They will feed you a fanciful story to woo you. If it sounds too good to be true, it probably is. They will guarantee the unguaranteeable. Nobody on this planet has the ability to guarantee without a shred of a doubt that they can cure your illness or disability. They can’t guarantee you’ll make a million dollars or whatever get rich quick scheme they’re touting.
They want you to pay up front before sharing anything with you. Most reputable organizations will have a sample amount of content for you to see before you commit to joining or paying for membership. Most reputable organizations will usually go through a vetting and integration process with you before you fully join them or ask for money. There are exceptions to the rule as some organizations are very secretive, but they usually are able to be recognized by other items in this list. An organization, no matter the size, should have some form of “publicly” available literature for you to explore so you get a feel for their teachings before fully committing. Every group I have ever encountered worth its salt has a “seekers” level of content to be previewed by interested parties.
They will create a sense of urgency to get you to pay them or make a decision without thinking it through.
They will use an unverifiable or unprotected payment option to screw you out of getting your money back when you figure out the truth behind what they are. Things like bitcoin, cashapp, giftcards, prepaid credit cards, or some other insecure or non-refundable means of payment processing.
How To Protect Yourself From A Scam
Be Alert to Scams. It is generally wise to have a healthy baseline amount of suspicion when dealing with strangers on the internet. Strangers on the internet are sus, especially if they reach out to you trying to get you to join something or get money/sales out of you without being prompted to.
Vet Everyone/Everything. If you intend to send money to someone or something, look up that entity. Google them. Do they have reviews? Is their website legit? Do they have existing members you can speak with that aren’t part of the “Council” or staff? Are there any true success stories that come from within their organizations? When was the group founded? When were the pages or groups to the group created? Are they brand new? If so, be weary of paying an exorbitant amount of money for their… well, anything. Make a well informed/researched decision before giving anyone any kind of money.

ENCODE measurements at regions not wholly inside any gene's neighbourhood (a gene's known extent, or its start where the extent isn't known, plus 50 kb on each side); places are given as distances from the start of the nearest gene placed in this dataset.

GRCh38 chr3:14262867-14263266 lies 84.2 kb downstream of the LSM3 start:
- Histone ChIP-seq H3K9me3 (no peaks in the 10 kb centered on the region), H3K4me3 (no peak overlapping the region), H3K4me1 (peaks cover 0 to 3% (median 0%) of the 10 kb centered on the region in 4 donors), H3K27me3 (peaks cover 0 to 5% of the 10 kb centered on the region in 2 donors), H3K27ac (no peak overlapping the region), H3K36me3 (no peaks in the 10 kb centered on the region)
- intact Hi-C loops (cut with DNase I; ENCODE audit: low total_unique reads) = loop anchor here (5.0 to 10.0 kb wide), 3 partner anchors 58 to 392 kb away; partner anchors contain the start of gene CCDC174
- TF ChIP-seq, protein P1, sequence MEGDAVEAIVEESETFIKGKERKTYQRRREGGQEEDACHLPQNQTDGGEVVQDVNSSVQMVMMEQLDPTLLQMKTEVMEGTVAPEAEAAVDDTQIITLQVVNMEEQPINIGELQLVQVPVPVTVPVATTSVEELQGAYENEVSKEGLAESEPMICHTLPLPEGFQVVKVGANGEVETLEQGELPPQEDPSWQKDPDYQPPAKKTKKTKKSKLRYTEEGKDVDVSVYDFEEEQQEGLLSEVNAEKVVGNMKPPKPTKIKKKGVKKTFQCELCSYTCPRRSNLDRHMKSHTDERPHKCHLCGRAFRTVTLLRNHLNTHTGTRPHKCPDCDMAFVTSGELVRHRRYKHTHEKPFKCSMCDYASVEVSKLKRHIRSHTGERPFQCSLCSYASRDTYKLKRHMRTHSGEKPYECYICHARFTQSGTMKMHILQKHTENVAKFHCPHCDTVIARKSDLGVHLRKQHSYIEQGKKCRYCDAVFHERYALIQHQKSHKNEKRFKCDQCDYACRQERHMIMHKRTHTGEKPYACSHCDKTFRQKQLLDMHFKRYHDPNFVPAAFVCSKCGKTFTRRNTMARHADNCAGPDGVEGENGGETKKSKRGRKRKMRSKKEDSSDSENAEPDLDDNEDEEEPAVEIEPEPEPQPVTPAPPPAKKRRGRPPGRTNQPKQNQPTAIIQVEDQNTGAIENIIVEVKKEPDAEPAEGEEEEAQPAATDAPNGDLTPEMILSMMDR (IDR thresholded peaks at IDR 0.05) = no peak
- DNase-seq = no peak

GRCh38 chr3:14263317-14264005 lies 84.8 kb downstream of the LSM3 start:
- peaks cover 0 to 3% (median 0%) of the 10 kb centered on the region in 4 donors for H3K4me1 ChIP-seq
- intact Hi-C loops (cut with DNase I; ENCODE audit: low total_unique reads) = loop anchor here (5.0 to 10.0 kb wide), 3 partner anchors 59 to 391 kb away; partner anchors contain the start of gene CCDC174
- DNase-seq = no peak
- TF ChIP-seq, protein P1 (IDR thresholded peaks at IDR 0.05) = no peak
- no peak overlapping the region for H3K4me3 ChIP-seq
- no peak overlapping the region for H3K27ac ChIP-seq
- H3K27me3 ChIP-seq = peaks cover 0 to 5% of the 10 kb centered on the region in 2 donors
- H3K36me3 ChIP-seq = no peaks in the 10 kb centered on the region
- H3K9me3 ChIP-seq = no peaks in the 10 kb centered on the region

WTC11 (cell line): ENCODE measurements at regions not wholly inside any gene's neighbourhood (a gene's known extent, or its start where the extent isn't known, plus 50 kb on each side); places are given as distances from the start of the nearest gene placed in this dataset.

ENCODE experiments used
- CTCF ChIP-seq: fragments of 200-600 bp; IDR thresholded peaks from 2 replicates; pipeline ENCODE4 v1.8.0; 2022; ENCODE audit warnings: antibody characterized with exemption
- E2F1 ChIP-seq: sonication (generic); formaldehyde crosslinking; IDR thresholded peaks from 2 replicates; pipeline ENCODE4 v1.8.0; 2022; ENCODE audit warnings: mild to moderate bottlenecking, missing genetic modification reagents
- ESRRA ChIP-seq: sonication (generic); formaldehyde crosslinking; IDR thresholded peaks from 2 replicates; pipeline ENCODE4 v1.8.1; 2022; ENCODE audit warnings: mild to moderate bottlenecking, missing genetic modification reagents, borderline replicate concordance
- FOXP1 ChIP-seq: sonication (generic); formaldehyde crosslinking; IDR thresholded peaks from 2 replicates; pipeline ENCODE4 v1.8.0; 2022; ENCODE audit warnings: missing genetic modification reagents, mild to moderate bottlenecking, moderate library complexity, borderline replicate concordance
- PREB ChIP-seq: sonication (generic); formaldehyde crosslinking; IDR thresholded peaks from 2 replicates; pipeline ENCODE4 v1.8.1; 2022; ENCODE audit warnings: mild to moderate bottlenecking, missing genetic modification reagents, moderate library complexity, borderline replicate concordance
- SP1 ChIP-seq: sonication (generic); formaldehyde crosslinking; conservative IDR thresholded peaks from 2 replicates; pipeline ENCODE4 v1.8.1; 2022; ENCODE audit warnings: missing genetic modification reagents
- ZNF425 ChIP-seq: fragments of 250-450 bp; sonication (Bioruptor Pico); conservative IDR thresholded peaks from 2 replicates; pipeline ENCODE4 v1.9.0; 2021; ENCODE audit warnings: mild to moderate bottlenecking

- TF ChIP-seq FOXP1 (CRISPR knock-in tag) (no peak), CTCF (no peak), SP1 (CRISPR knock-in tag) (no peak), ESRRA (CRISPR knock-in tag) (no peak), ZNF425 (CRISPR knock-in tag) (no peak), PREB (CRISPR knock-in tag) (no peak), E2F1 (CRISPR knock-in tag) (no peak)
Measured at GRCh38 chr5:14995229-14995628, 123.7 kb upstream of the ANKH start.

Never give money, financial details, or account details to anyone you don’t know and trust. Never give anyone your username and password to anything. Never give any of your credit card information to anyone over an unofficial channel. Use secure payment gateways or payment options that have purchase protection like paypal.
So You’ve Encountered A Scam?
If you feel as if you may have encountered a scam, there are some things you need to check to secure your online presences. If you’ve given anyone any sort of access to your accounts, you need to change your passwords and pin numbers. If any of your accounts share passwords you may want to change them all.
When to call the police
Contact the police if:
- the scammer is in your area – if you have someone scamming door to door
- you’ve transferred money to the scammer in the last 24 hours
If you feel threatened or unsafe call the police.
Gather all the details of the scam
Write down the details of your scam. This will help you remember all the important information when you report it.
Make sure you include:
- who you’ve been in contact with – write down names, numbers, website links, and addresses if you have them
- why you’re suspicious – write an incident report of what happened.
- what information you’ve shared – for example, passwords, PINs, or bank details
- whether you’ve paid any money. If so, how much?
- how you’ve paid – for example, credit card or bank transfer
You can even file a complaint to the FBI’s Internet Crime Complaint Center here: https://www.ic3.gov/
Find more info here: https://www.usa.gov/online-safety